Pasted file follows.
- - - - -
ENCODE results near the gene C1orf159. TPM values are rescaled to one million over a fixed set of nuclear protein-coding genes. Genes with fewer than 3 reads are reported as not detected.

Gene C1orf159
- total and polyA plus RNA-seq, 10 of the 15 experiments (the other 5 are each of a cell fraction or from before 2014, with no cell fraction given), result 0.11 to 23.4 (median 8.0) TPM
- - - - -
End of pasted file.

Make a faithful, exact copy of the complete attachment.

ENCODE results near the gene C1orf159. TPM values are rescaled to one million over a fixed set of nuclear protein-coding genes. Genes with fewer than 3 reads are reported as not detected.

Gene C1orf159
- total and polyA plus RNA-seq, 10 of the 15 experiments (the other 5 are each of a cell fraction or from before 2014, with no cell fraction given), result 0.11 to 23.4 (median 8.0) TPM